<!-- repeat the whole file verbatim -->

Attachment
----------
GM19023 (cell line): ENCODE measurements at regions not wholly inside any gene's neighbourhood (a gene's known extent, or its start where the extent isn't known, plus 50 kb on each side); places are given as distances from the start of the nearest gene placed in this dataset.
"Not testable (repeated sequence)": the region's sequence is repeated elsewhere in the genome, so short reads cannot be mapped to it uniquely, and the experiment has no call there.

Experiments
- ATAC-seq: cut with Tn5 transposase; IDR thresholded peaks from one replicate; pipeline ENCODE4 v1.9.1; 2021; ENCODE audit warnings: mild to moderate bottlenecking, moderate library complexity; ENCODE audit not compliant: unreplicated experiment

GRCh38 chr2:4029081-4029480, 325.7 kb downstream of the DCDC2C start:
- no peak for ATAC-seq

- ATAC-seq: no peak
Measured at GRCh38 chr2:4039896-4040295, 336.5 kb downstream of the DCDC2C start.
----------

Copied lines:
GM19023 (cell line): ENCODE measurements at regions not wholly inside any gene's neighbourhood (a gene's known extent, or its start where the extent isn't known, plus 50 kb on each side); places are given as distances from the start of the nearest gene placed in this dataset.
"Not testable (repeated sequence)": the region's sequence is repeated elsewhere in the genome, so short reads cannot be mapped to it uniquely, and the experiment has no call there.

Experiments
- ATAC-seq: cut with Tn5 transposase; IDR thresholded peaks from one replicate; pipeline ENCODE4 v1.9.1; 2021; ENCODE audit warnings: mild to moderate bottlenecking, moderate library complexity; ENCODE audit not compliant: unreplicated experiment

GRCh38 chr2:4029081-4029480, 325.7 kb downstream of the DCDC2C start:
- no peak for ATAC-seq

- ATAC-seq: no peak
Measured at GRCh38 chr2:4039896-4040295, 336.5 kb downstream of the DCDC2C start.